However, in order to allow her the bragging rights of having matches in nine consecutive decades, Young pinned Laycool (Michelle McCool and Layla) in an impromptu No DQ falls count anywhere match on the Nov. 15th Old School Raw when babyfaces Natalya, Gail Kim, Eve Torres and Melina beat them up while The Bella Twins held Young up and walked her into place to put her foot on Layla for the victory. It's worth noting that historians dispute the nine decade claim, as there are no records of Young wrestling before she turned 18 in 1941.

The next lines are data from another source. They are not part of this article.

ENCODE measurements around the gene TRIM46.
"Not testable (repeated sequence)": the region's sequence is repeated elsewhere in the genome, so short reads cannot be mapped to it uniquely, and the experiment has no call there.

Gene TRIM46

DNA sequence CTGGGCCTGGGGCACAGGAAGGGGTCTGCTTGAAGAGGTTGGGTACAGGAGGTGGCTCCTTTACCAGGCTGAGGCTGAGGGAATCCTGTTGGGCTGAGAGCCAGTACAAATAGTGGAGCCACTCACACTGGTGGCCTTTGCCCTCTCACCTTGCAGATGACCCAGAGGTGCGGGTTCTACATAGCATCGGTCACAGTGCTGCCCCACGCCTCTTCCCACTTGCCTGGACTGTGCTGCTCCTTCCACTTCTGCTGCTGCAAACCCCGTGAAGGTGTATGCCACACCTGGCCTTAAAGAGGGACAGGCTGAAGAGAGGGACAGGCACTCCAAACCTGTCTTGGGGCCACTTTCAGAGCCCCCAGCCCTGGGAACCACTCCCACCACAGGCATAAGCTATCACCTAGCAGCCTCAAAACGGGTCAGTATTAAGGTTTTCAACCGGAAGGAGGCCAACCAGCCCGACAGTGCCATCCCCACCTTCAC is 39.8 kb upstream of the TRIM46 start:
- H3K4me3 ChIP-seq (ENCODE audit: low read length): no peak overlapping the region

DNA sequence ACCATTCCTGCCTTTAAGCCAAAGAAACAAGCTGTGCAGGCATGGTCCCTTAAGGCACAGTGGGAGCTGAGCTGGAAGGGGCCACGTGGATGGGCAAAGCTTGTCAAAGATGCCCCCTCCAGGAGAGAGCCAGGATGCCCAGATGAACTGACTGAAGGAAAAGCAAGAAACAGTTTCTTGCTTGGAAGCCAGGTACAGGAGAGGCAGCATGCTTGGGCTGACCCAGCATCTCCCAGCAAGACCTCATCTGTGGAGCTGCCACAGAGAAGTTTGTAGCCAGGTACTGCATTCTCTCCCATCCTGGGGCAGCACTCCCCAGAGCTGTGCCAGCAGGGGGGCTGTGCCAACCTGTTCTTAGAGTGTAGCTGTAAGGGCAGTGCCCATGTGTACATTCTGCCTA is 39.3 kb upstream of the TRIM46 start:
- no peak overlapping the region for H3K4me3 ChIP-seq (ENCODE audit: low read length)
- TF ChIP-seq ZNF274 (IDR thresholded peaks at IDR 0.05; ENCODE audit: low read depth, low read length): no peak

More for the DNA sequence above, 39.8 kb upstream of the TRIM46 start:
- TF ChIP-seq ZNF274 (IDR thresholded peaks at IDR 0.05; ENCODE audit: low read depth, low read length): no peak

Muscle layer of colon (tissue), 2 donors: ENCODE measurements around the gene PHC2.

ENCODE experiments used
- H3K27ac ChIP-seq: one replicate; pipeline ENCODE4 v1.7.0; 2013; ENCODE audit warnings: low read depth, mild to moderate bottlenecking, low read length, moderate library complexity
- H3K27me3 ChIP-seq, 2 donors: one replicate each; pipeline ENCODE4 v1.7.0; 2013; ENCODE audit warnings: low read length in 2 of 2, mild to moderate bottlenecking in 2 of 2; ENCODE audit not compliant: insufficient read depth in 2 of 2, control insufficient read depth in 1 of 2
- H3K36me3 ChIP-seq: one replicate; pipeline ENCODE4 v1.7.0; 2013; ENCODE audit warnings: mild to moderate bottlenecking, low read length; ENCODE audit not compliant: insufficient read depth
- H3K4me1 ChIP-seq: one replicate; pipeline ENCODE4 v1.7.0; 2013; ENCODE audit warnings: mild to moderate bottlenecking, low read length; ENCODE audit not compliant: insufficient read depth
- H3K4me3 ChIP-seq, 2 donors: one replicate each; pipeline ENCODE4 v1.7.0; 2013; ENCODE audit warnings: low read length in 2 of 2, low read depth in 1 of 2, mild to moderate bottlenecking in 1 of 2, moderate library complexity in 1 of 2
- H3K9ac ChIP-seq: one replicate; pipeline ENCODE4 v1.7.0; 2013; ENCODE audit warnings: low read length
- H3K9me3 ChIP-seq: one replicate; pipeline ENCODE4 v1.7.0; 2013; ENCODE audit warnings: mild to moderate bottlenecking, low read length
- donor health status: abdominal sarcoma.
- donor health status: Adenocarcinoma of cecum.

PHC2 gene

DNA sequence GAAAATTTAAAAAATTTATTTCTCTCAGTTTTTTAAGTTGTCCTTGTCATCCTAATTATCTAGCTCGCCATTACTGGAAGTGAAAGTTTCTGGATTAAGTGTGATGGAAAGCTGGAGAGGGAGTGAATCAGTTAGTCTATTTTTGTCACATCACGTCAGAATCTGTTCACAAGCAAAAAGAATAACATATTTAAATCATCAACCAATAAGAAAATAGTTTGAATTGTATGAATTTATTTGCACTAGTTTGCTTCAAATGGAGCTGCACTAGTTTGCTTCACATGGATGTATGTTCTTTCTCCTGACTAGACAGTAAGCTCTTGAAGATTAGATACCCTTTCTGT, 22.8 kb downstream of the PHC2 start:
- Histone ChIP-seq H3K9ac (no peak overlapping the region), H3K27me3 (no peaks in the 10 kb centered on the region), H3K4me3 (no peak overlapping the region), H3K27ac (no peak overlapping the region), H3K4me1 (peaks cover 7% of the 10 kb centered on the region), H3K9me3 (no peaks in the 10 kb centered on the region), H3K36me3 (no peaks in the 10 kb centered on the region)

Sadly, Young didn't manage to reach her goal of competing in one last match on her hundredth birthday. But regardless, I don't think anyone else will ever come along who became a bigger star in their mid to late 70s than they were in their athletic prime. She truly was one of a kind!